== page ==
Evolution and Inheritance

Year 6

Unit Overview

In the Evolution and Inheritance project, your child will learn about the five kingdoms scientists group living things into based on their characteristics. They will discuss what fossils are, revisit how they form and learn about the fossil record before classifying fossils, using what they have learned about the features of living things. Children will discuss the theory of evolution and the scientists who founded it in the 19th century, Charles Darwin and Alfred Russell Wallace, learning that all living things on Earth are related and have gradually changed over time. They will learn that fossils and the DNA of extinct and living things provide evidence for the theory of evolution and then study a scientific diagram called an evolutionary tree, identifying the relationships between past and present-day living things. Children will learn the meaning of the terms 'inheritance' and 'variation' and how evolution relies on them. They will discuss examples of inherited and non-inherited features and continuous and discontinuous variation within humans before collecting and displaying class data about eye colour as a bar chart and heights as a line graph. They will revisit the meaning of 'adaptation' and use new scientific terminology, including 'natural selection and 'survival of the fittest'. They will learn about adaptation in animals by investigating how birds' beaks have changed over time to improve their ability to catch and eat specific foods. They will learn about adaptation in plants, including structural, behavioural and chemical adaptations, and then investigate the leaves of trimmed and untrimmed holly plants, observing how holly plants can adapt to become spikier to survive. They will complete their learning by holding a class debate about artificial selection using evidence from research and presenting an argument for and against its use.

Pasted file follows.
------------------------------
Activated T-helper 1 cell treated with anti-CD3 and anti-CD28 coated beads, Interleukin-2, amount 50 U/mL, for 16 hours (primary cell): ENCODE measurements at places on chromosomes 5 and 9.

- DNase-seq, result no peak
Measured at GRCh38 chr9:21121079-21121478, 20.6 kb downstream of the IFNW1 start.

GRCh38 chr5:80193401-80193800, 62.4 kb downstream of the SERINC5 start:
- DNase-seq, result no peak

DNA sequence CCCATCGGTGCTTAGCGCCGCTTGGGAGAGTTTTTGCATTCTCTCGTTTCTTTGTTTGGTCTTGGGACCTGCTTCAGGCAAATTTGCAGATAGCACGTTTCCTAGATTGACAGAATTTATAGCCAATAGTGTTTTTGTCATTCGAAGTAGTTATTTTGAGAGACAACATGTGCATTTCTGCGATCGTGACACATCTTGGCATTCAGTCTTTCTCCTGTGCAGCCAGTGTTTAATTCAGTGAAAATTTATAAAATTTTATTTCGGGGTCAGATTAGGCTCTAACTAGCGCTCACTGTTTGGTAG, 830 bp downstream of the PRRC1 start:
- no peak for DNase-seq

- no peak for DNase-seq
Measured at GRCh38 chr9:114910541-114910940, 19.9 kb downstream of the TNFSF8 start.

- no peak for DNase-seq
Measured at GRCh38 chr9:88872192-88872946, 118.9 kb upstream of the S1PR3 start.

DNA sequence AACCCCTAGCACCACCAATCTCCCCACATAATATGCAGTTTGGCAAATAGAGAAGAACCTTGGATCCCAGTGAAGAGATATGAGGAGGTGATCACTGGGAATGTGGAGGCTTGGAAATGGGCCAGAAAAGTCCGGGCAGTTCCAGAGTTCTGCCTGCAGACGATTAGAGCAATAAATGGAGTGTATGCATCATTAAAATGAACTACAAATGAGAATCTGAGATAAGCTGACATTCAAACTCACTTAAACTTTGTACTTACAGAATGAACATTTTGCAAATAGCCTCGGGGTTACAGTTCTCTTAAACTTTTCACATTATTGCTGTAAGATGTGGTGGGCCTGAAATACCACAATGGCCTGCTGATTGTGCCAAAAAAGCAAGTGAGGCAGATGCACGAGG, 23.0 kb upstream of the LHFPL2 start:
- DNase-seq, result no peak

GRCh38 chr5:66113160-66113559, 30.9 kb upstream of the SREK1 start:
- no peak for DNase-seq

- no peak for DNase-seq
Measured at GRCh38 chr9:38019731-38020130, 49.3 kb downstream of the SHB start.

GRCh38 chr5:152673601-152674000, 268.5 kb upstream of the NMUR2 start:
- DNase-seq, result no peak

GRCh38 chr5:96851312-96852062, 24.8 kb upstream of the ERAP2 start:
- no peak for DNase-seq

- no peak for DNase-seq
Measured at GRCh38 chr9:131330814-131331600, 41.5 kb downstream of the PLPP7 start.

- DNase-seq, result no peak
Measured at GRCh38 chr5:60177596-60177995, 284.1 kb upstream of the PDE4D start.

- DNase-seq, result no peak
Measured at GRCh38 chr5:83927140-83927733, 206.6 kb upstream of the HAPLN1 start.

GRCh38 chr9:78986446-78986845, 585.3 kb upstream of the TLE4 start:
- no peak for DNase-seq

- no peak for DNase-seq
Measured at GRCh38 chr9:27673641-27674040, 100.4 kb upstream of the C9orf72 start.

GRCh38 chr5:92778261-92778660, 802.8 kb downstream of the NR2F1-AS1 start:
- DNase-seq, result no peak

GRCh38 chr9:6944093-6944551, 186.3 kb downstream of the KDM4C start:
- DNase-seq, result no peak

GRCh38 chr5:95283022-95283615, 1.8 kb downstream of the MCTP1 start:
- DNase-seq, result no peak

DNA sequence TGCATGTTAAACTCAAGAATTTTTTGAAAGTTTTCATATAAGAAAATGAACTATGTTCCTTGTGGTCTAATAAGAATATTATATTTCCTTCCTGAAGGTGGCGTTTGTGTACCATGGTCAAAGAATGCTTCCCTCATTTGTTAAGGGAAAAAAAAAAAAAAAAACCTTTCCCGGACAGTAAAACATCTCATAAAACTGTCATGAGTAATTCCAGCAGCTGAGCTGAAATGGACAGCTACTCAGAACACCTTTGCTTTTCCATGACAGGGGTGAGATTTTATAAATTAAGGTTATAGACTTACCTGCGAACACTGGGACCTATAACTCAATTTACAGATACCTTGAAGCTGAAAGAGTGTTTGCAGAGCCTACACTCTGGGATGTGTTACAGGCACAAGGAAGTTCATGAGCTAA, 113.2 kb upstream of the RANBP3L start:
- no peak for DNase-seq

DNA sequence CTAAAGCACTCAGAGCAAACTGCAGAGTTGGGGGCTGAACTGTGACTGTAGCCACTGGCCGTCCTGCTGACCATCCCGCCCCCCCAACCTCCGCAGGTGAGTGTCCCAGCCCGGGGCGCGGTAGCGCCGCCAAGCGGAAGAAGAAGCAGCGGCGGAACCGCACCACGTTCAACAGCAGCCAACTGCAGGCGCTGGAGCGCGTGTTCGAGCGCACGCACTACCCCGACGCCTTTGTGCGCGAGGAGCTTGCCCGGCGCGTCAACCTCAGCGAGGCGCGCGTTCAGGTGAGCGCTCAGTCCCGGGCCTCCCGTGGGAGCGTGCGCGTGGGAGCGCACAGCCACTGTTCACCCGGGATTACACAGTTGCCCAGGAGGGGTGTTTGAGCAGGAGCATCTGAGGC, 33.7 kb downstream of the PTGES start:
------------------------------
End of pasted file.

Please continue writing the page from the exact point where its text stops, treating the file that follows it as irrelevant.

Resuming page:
Through drama and roleplay, children will begin the unit by putting themselves in the position of being Darwin's assistant on his voyage to the Galapagos Islands.


Biography about Charles Darwin.

Job description for an Assistant naturalist


Outdoor learning in the school grounds and drama lessons in natural habitats.

Unit Sequence: Learning Intentions

  1. Classifying fossils: To recognise that living things have changed over time and fossils provide information about living things that inhabited the Earth millions of years ago

  2. The Theory of Evolution: To understand the theory of evolution and Darwin's theory and findings.

  3. Inheritance: To explain that evolution relies on passing on a material called DNA from one generation to the next

  4. Natural selection and survival of the fittest: To investigate the concept of evolution and the meaning of variation within a species.

  5. Exploring plant adaptations: To identify how animals and plants are adapted to suit their environment in different ways and that adaptation may lead to evolution.

  6. Artificial selection: To recognise that living things produce offspring of the same kind, but normally offspring vary and are not identical to their parent

Scientific Enquiry: Investigations

  1. How have eyes evolved?

  1. Why is holly prickly?

  1. How does inheritance work?

  1. Can we slow cooling down?

  1. Why do birds have different beaks?


Performance of job adverts to try and persuade the class to take the job.


Evolution and Inheritance by Nichola Tyrrell

The DNA book: Discover what makes you you.

Mary Anning (Science superstars) by Robert Snedded

Our Hairy Past: Evolution and Life on Earth by Nancy Dickmann